Barbara Roberts, Homeopath

Altering Circadian Rhythms

My eldest child is a bit of a night owl, and enjoys sleeping in in the mornings. That’s been fine in the school holidays but with school rapidly approaching we need to move her to waking earlier and going to bed earlier so she gets enough sleep! If you, or your child is like her then this post is for you 😊

We all operate on our personal circadian rhythm, where we wake at a particular time and go to sleep at a particular time. You can notice this when there are changes with daylight savings time beginning or ending, or in the Olden days when international travel was a thing, with jet lag (hopefully one day soon we will be able to return to travelling!).

There are two main things you can do to support the body dealing with a change in time and help reset your own circadian rhythm.

First of all is light. Exposure to sunlight early in the morning helps the brain recognise it is daytime. Likewise dark is important for the production and activation of melatonin that tells us to go to sleep.

If you are trying to move your circadian rhythm to wake earlier, as soon as you are awake, throw open those curtains, sit outside, and enjoy the morning light.

The second cue to the body is food. Take note of what times you are currently eating. Many people do not eat as soon as they wake up, and if they have a later circadian rhythm will eat their final meal or snack later into the evening.

Along with light, changing your food intake will cue your body that the circadian rhythm needs to shift.

Eat breakfast early, in that early morning light. After you eat dinner do not snack, and if you can have dinner 2-3 hours before bedtime. If you are trying to move things gradually move both of these earlier to acclimate to the new time.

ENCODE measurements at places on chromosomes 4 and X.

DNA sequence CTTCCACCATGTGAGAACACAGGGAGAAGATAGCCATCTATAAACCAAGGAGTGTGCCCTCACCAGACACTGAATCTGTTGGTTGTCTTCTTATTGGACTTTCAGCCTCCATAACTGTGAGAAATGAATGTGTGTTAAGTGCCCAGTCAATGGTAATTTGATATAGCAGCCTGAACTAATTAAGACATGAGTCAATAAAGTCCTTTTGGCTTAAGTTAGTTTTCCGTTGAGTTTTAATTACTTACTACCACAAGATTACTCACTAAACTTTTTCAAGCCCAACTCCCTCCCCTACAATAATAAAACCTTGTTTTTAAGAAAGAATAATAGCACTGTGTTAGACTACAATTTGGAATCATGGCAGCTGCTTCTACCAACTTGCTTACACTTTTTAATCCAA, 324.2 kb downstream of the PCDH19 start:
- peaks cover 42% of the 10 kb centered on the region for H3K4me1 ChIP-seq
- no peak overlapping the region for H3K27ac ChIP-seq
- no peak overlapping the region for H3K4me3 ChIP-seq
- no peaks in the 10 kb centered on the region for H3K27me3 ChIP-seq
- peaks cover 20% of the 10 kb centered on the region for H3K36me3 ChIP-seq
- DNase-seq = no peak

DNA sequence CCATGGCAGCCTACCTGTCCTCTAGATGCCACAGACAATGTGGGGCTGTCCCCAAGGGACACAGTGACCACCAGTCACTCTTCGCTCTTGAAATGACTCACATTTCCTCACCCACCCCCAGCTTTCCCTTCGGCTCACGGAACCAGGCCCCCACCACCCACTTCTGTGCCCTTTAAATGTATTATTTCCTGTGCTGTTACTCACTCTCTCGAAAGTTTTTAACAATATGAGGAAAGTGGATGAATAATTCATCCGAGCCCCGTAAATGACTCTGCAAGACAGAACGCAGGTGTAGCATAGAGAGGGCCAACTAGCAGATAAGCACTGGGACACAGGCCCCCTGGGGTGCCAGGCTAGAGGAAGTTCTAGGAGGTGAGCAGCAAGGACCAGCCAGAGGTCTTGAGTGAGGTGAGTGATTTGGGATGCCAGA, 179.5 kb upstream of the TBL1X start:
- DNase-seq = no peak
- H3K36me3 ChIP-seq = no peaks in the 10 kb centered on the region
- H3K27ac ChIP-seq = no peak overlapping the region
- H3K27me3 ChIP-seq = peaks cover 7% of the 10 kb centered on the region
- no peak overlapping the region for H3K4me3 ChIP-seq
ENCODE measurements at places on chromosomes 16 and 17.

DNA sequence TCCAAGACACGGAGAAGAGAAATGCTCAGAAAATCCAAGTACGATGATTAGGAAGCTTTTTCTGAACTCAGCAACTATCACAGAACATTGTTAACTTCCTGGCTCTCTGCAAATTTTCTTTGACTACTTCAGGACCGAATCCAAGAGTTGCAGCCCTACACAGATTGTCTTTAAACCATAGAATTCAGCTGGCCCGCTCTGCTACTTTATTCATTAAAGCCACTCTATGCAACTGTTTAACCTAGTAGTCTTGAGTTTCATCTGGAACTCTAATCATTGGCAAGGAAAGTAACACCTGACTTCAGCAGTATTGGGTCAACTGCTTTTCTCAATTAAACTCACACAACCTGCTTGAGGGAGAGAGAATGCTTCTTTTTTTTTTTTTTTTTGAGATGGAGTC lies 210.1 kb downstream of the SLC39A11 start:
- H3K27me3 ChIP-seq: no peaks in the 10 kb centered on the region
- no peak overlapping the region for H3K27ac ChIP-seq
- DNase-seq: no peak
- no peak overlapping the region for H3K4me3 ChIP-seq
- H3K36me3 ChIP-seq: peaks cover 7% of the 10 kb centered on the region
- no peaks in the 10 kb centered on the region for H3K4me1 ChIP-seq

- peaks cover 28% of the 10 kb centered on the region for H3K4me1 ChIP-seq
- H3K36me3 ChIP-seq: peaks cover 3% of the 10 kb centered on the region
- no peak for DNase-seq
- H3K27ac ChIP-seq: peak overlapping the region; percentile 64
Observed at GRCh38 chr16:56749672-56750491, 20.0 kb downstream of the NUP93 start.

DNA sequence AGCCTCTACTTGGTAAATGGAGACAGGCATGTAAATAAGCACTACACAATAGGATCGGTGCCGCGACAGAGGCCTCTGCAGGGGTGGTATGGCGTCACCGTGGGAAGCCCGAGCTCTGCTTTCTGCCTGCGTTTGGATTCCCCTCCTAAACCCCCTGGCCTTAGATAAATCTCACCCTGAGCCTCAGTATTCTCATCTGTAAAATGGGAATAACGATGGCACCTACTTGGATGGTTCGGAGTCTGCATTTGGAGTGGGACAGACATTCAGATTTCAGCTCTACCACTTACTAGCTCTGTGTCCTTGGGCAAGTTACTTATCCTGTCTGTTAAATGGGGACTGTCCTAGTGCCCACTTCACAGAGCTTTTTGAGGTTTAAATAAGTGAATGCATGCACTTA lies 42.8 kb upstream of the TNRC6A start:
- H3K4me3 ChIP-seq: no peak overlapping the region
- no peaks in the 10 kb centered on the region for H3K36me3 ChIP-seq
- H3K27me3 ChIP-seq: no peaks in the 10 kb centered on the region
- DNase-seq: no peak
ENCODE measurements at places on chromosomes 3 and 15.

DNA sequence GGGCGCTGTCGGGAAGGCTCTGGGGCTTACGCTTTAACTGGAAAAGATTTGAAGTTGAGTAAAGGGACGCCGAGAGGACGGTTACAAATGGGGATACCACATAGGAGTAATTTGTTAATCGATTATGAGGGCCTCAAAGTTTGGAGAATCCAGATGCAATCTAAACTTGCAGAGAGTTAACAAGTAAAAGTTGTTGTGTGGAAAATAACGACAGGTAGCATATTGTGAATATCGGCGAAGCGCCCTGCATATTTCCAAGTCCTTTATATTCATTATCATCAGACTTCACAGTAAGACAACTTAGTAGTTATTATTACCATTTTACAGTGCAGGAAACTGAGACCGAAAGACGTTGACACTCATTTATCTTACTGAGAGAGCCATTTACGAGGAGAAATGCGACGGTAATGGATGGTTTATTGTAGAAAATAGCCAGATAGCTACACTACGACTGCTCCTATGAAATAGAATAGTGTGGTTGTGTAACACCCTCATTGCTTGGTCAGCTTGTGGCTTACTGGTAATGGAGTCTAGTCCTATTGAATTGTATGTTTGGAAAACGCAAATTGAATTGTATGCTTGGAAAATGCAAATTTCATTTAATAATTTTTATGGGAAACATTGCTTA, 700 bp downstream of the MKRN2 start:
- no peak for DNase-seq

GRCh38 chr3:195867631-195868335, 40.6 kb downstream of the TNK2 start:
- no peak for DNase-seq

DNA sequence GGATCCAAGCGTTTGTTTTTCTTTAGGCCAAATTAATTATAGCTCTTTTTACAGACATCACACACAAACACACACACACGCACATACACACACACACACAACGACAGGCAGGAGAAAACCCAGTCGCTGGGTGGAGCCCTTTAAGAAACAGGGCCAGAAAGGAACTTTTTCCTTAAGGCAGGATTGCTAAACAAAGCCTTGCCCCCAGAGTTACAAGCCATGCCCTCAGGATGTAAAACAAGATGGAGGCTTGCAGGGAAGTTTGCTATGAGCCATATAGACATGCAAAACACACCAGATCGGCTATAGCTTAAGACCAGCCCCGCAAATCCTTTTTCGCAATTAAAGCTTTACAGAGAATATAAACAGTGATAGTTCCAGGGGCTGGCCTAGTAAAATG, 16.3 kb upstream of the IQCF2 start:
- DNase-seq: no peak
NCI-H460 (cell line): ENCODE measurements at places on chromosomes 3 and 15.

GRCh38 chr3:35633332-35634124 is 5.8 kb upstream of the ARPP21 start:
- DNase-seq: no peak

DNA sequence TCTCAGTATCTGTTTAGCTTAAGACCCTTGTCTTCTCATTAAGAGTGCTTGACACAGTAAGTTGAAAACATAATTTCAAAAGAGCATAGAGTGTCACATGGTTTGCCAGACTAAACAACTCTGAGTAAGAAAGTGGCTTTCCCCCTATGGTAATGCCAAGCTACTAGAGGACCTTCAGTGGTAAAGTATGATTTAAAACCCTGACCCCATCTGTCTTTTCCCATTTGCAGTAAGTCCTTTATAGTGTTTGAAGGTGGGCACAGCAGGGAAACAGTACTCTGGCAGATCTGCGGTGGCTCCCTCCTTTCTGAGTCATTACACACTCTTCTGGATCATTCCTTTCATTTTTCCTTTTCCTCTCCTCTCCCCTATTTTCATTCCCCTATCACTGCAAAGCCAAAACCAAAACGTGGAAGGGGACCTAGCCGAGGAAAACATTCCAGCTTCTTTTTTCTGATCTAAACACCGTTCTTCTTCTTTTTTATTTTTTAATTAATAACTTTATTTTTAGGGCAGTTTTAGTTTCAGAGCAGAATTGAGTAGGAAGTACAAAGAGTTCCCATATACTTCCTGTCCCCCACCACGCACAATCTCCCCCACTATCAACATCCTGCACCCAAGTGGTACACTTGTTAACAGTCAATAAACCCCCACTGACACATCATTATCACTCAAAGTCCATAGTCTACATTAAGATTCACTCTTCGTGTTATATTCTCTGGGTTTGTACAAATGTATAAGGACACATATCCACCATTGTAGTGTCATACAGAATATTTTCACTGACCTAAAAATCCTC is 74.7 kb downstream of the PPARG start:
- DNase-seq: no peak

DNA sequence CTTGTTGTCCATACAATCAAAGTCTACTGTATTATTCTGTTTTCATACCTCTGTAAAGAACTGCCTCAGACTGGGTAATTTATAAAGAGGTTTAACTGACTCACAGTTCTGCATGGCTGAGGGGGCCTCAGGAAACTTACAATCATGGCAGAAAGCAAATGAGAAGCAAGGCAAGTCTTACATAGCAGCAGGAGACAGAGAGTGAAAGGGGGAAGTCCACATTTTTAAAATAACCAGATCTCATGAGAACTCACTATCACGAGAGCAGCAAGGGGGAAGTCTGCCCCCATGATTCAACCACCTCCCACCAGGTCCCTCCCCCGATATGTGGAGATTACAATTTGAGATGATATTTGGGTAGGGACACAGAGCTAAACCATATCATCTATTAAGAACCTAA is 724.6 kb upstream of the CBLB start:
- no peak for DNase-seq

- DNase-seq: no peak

There are other things to consider also.

Have a consistent bedtime routine. Whether this is a shower before bed, reading a book or something else try and make it the same every night so your body gets that “it’s bedtime” cue.

Screen time degrades melatonin. Make an effort at night to avoid screens as much as you can, or if you have to use them wear blue light glasses. LED lights may have a similar effect and a halogen bedside lamp may have a better choice.

Exercise is also important, it helps with the production of melatonin. In general avoid strenuous exercise just before bedtime, but otherwise do exercise at a time that suits you. For some this is in the morning, others prefer it later in the day. Lack of exercise though may contribute to difficulty falling asleep.

Homeopathy does not have a magic bullet here, but the following two remedies may help deal with any acute effects from changing time. The two remedies that shine are the same ones for jet lag:

Cocculus is a remedy for the after effects of not enough sleep – irritability (with anything and everything, from noises to touch to being contradicted), nausea and headaches

Gelsemium is a remedy for fatigue, where everything feels heavy, like you can’t lift your arms or even your eyelids.

There are over 200 remedies that have falling asleep late as part of their picture, and if the above methods using light and food to help move the circadian rhythm do not work, then a consultation to find the homeopathic remedy that describes everything that is going on is the next step. Send me a message if I can help you or your children.

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